Am I my brother’s keeper – Part 1

AM I MY BROTHER’S KEEPER

(Genesis 4:1-16)

An exegetical writing by: Christopher Flees

TABLE OF CONTENTS

INTRODUCTION…………………………………………………………….    Part 1

            ORIENTATION AND CONTEXT……………………………….      Part 1

                        SIGNIFICANCE OF TEXT………………………………      Part 1

                        HISTORICAL AND SOCIAL SETTING…………………   Part 1

                        LITERARY CONTEXT……………………………………     Part 2

PRESENTATION OF TEXT……………………………………..      Part 2

                        SCRIPTURE PASSAGE……………………………………     Part 2

                        TEXT CRITICAL NOTES ………………………………..     Part 3

OUTLINE OF PASSAGE…………………………………     Part 3

WORSHIP PRACTICES OF CAIN AND ABEL……………………….…     Part 4

THE REPENTANCE OF CAIN………..……………………………………     Part 5

CONCLUSION………………………………………………………………..       Part 6

            SUMMATION…………………………………………………………     Part 6

            APPLICATION………………………………………………………..     Part 6

WORKS CITED………………………………………………………………..      Part 6

 

INTRODUCTION

ORIENTATION AND CONTEXT

Significance of Text

The first impressions of Genesis 4:1-16 that this passage talks about the heartbreak of the first murdered child. Abel, as everyone knows, was murdered by his brother. Because of the heinous nature of the crime in today’s society, the focal point of this scripture has become the act of murder. The fact is the actual focus of the narrative of Cain and Abel is worship and repentance.

To come to the proper understanding of the focus of the narrative one must look deeper than Genesis 4:8 “Cain told Abel his brother. And it came about when they were in the field, that Cain rose up against Abel his brother and killed him” (NASB).  This verse is an effect, of the condition of Cain’s heart in worship. The theme of the Pentateuch keys off of worship and repentance for the nation of Israel. This is the first narrative after the fall of man which addresses these two issues. It addresses these issues in a very vivid way. There are many sub-themes to this narrative which will be among them jealousy, anger, and murder but they are a result of worship.

The theme of repentance will also be examined within the boundaries of our text we will look at the two times God prompted Cain to repent from his sin and Cain’s refusal to do so. This refusal in cooperation to his response to this chastisement by God is what lead to him being cast out and told he would wander the earth and not have good soil in which to plant. It was not God’s original intent for Cain to become permanently separated from God but due to Cain’s lack of response to the promptings of God he was sent away, sealed for protection against retribution and cast into the world to roam, with no promise of an inheritance. Sentenced to a life of a vagabond, Cain’s disobedience, pride, and ego cost him his ability to be happy and safe.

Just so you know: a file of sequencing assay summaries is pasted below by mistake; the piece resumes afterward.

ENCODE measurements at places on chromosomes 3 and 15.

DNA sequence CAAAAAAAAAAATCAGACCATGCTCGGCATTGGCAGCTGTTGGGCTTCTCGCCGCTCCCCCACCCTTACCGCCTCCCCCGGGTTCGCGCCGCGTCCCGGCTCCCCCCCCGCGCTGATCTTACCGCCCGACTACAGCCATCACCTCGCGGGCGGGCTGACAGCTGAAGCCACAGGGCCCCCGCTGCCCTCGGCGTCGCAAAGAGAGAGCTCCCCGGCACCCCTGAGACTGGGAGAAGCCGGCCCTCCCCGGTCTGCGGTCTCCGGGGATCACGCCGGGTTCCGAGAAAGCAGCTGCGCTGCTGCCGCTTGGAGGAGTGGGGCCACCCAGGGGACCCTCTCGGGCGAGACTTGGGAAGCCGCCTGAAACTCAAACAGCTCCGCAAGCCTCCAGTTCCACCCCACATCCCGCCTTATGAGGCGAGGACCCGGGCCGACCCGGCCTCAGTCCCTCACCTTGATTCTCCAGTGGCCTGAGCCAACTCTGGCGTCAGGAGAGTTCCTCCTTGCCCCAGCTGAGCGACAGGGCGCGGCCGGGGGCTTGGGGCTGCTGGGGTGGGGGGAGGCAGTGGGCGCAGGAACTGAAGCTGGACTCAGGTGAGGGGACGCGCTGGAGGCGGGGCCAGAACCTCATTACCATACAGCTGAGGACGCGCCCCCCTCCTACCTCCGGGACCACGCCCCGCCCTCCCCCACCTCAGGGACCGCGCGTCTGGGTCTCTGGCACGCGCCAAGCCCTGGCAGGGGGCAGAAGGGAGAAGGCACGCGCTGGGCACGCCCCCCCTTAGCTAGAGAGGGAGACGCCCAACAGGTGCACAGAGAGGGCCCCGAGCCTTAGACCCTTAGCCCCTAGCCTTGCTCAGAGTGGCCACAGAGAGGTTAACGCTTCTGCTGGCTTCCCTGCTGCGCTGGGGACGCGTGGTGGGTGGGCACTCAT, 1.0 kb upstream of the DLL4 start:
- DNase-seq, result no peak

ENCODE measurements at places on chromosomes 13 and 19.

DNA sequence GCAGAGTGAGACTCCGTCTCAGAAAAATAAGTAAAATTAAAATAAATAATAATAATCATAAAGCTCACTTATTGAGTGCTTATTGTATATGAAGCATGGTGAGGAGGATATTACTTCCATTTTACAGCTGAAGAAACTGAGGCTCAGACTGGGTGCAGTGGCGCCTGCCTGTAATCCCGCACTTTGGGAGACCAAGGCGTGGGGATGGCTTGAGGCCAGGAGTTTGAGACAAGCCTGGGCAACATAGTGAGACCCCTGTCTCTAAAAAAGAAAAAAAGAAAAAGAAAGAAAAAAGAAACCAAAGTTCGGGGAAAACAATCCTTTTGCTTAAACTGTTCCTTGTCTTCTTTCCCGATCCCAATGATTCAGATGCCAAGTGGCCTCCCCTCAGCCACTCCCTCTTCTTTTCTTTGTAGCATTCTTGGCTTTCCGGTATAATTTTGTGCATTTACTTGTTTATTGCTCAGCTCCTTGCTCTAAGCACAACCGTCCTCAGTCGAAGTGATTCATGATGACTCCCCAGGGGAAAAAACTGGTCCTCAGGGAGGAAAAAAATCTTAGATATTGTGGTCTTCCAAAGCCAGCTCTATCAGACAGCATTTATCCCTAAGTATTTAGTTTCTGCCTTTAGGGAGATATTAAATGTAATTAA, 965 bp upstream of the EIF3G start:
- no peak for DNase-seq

Historical and Social Setting

The authorship of Genesis is not clear. Genesis has traditionally been accredited to Moses. The reason for this is “it is a fact that throughout the Pentateuchal narratives it is Moses who is most closely associated with the writing of the material contained in the Pentateuch” (Gaebelein, 5).  Moses was the one who recorded the details of the battle with the Amalekites (Exo 17:14),  Moses wrote down most of the laws that were contained in the Pentateuch as they were given to him by God. One must take into consideration that “Critical scholars, however, deny the Mosaic authorship of both Genesis and the rest of the Pentateuch. This is not a recent view; early in the Christian era theologians vacillated between Moses and Ezra as the author of the Pentateuch. But the modern view that the Pentateuch was compiled from various sources seems to be the product of rationalistic skepticism. Benedict Spinoza (a.d. 1632-1677) believed that the Pentateuch was written by Ezra, who utilized a mass of traditions (including some by Moses)” (Walvoord). With this in mind and after examining the Pentateuch as a whole, which the book of Genesis is a part of one can only conclude that the book of Genesis, although traditionally thought to be written by and accredited to Moses by most, and accredited to Ezra by more strict and text critical scholars, does not openly identify who the author is. Donald Flemming declares authorship of Genesis in this way “Age-old tradition, both Hebrew and Christian, recognizes Moses as the author of the Pentateuch (2 Chr 35:12; Neh 8:1; 13:1; Dan 9:11; Mark 12:26; Luke 16:29–31; Acts 15:21), though the Pentateuch itself does not say who wrote it. Nevertheless, it mentions Moses’ literary activity. He wrote down the law that God gave to Israel (Exo 24:4; 34:27; Deu 31:9, 24), he kept records of Israel’s history (Exo 17:14; Num 33:2) and he wrote poems and songs (Exo 15:1; Deu 1:22, 30) (Flemming).

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To read the other parts in this series click any of the links below:

Am I my Brother’s keeper part 1
Am I my Brother’s keeper part 2
Am I my Brother’s keeper part 3
Am I my Brother’s keeper part 4
Am I my Brother’s keeper part 5
Am I my Brother’s keeper part 6

 

Author: Chris Flees

I am an artist, art promoter, and art marketing professional who specializes and blogs primarily about art topics and the "behind the scenes" of my subject and images. Occasionally I blog about Christian topics.